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A Call for Better Indexes

Indexes. Photo credit: Lendingmemo.
An index is an important component of a book. It provides a view with a much smaller granularity than a table of contents, reveals what is not present as well as what is, and by abstracting concepts can lead the reader to unexpected content.

Most academic books in mathematics are typeset in LaTeX, which has an excellent system for indexing. By inserting \index commands in the source code, and running the MakeIndex program as part of the LaTeXing sequence, an author can iteratively build up an index during the late stages of the writing process, safe in the knowledge that the automatically generated page locators will be correct.

One might expect that the quality of indexes would have improved since the pre-LaTeX days when indexes had to be generated by hand. But in my view they have not. Most indexes I see have obvious flaws.

Why is this? I think there are two main reasons. First, most authors write at most one or two books during their careers and so indexing is a task that they rarely carry out and therefore have little chance to practice. Second, indexing tends to be left to the last minute, leaving no time to study how to produce a good index. In the days before LaTeX it was much more likely that a professional indexer would be employed, and a professional with some knowledge of the subject area will do a much better job than a hurried author.

I believe it is well worth authors putting a lot of effort into indexing. The benefit is not just a better index but a better book, because the indexing process forces you to think carefully about structure and content. I am working on a book index right now and in the process of choosing entries and inspecting draft indexes I found that some important definitions were missing, spotted improvements to section titles (whose inaccuracy only became apparent when I tried to use them as index entries), and corrected instances where I had spelt words differently at different places. My experience concurs with that of Don Knuth, who said in his article Mini-Indexes for Literate Programs, “a little extra time spent on indexing generally leads to significant improvements in the text of any book that is being indexed by its author, who has a chance to see the book in a new light”.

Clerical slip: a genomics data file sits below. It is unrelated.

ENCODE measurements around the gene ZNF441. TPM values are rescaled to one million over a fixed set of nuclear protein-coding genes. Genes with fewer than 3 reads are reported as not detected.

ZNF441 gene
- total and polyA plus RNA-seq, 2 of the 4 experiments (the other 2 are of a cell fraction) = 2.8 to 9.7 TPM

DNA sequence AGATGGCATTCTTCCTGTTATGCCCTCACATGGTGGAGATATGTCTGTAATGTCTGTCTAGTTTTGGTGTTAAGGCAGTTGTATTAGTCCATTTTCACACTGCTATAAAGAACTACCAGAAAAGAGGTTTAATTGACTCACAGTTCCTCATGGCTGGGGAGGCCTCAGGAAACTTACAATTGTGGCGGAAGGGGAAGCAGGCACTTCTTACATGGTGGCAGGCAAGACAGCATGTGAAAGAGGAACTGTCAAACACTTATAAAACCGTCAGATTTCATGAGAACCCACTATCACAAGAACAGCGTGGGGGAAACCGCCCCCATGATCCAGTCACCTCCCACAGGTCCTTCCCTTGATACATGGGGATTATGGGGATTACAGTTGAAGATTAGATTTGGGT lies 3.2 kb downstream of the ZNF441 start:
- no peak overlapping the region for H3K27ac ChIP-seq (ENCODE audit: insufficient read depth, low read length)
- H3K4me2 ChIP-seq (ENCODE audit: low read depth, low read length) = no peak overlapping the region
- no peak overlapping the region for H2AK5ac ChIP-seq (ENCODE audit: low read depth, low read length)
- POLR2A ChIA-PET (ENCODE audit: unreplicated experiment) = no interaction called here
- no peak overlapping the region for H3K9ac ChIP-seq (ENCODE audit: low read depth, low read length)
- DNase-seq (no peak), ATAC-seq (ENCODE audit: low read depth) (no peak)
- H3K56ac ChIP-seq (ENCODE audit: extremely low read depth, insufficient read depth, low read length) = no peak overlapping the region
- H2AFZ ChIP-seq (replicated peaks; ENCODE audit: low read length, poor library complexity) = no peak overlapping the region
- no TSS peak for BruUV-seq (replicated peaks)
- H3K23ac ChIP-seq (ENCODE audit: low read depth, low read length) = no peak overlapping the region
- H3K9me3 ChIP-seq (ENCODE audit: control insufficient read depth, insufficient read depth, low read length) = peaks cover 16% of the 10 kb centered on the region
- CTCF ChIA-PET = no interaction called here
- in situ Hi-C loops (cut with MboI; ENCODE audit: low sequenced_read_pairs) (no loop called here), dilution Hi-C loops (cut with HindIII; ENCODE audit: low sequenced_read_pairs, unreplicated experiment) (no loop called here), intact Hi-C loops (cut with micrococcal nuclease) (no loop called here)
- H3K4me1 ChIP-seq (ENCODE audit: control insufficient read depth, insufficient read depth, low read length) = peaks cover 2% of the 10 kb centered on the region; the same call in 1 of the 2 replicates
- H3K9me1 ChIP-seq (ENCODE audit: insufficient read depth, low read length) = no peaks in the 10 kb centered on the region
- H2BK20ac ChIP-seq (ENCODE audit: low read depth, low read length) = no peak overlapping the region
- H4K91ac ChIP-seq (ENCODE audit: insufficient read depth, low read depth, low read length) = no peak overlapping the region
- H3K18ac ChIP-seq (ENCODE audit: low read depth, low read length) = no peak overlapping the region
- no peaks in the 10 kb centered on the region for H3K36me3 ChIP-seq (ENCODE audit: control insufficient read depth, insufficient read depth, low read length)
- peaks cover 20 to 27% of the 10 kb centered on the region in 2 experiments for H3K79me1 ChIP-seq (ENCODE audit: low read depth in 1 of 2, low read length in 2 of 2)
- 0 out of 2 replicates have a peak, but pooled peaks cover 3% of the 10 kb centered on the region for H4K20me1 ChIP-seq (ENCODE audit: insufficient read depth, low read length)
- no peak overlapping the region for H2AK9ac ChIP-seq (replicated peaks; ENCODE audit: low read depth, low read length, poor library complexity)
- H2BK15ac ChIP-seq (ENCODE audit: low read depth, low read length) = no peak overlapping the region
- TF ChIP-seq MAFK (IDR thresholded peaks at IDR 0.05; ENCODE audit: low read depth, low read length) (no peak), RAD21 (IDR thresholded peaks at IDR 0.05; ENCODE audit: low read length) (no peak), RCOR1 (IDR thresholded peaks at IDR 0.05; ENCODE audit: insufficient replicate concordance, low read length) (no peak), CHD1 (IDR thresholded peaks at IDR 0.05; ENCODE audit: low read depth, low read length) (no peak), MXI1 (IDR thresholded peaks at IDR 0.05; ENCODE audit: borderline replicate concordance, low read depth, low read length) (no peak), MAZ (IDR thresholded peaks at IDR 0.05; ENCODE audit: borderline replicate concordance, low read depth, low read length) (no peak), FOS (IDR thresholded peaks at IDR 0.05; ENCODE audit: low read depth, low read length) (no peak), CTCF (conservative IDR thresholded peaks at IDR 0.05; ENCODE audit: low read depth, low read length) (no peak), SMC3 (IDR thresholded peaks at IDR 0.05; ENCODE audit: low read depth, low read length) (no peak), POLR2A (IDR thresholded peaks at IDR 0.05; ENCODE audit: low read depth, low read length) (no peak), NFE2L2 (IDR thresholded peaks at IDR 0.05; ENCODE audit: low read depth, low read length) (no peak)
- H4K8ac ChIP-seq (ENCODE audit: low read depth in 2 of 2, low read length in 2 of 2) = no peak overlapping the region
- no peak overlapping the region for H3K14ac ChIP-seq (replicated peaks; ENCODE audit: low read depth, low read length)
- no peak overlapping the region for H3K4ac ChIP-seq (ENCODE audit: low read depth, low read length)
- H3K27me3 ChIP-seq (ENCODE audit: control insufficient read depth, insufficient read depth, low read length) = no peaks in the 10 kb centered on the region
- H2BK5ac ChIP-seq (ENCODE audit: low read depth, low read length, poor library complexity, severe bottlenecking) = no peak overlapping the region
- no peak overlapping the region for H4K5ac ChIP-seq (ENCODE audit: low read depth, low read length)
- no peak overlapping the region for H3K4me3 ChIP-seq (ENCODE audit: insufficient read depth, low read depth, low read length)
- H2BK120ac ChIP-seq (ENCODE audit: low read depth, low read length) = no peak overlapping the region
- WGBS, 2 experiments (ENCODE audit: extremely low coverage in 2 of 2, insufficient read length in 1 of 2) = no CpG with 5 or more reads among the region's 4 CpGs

How does one produce a good index? How does one know when one has produced a good index? This post is not the place to try to answer these questions. Some thoughts on how to index are given in Section 13.4 of my Handbook of Writing for the Mathematical Sciences (2nd ed., 1998) and I hope to provide further advice in future blog posts.

But I would like to mention one variable that has a correlation with the quality of an index: its length. Many indexes are simply too small for the content of the book.

The book The Indexing Companion by Glenda Browne and Jon Jermey (CUP, 2007) says that indexes should range from 2% for a “simple book” to 15% for a “complex book”. I think mathematics texts fall towards the “simple” end of the scale, compared with a biography or historical book, for example.

Here is a table showing the relative size of the indexes of some books that I regard as having good indexes.

 Book Total 
Olver et al., NIST Handbook of Mathematical Functions   951 65  6.8 
 Horn and Johnson, Matrix Analysis  643 36.5  5.7
 Stewart and Sun, Matrix Perturbation Theory  365  15  4.1
 Press et al., Numerical Recipes  1235  41  3.3
 Knuth, The Art of Computer Programming, Volume 2, 2nd ed  638  20  3.1
 Graham et al, Concrete Mathematics  657  20  3.0
 Boyd and Vandenberghe, Convex Optimization  716  16  2.2
 Strauss, Partial Differential Equations  454  9  2.2
 Trefethen, Approximation Theory and Approximation Practice  305  6  2.0

My own four books have indexes occupying 2% to 3.7% of the book.

My rule of thumb for a mathematics book is that if your index occupies less than 2% of the book then you should think carefully about whether it needs extending. In particular, ask yourself whether you have indexed items twice when appropriate. For example, “vector space, dimension” and “dimension of vector space” are probably both needed, and likewise “norm, Euclidean” and “Euclidean norm”. Furthermore, you should index synonyms for important concepts, even if they do not appear in the book. For example, if you use the modern term “significand” in floating point arithmetic, you probably need an entry “mantissa, see significand”.

Finally, it is worth emphasizing that readers do care about indexes. The Society of Indexers (based in the UK) produces an excellent journal The Indexer, and all articles over three years old are freely accessible. A regular column Indexes Reviewed collects comments on indexes from book reviews, under the headings “praised”, “censured”, “omitted”, and “obiter dicta”. It makes an interesting read. Here are three notable snippets:

This is a book that clatters around in a dark closet of irrelevancies for 450 pages before it bumps accidentally into its index and stops.

It’s a curious production, without an index. A biography without an index is like a wheelbarrow without handles.

The stupidest index I’ve seen was in the manual for a Kia car. Changing the wheel? Don’t look under C for “changing” or S for “spare wheel” or W for “wheel” or J for “jacking” or T for “tyre” or even F for “flat tyre”. Nope, it was listed under H. For “How to change a wheel.”


Nicholas Higham is the Richardson Professor of Applied Mathematics at The University of Manchester. He is President Elect of SIAM. 
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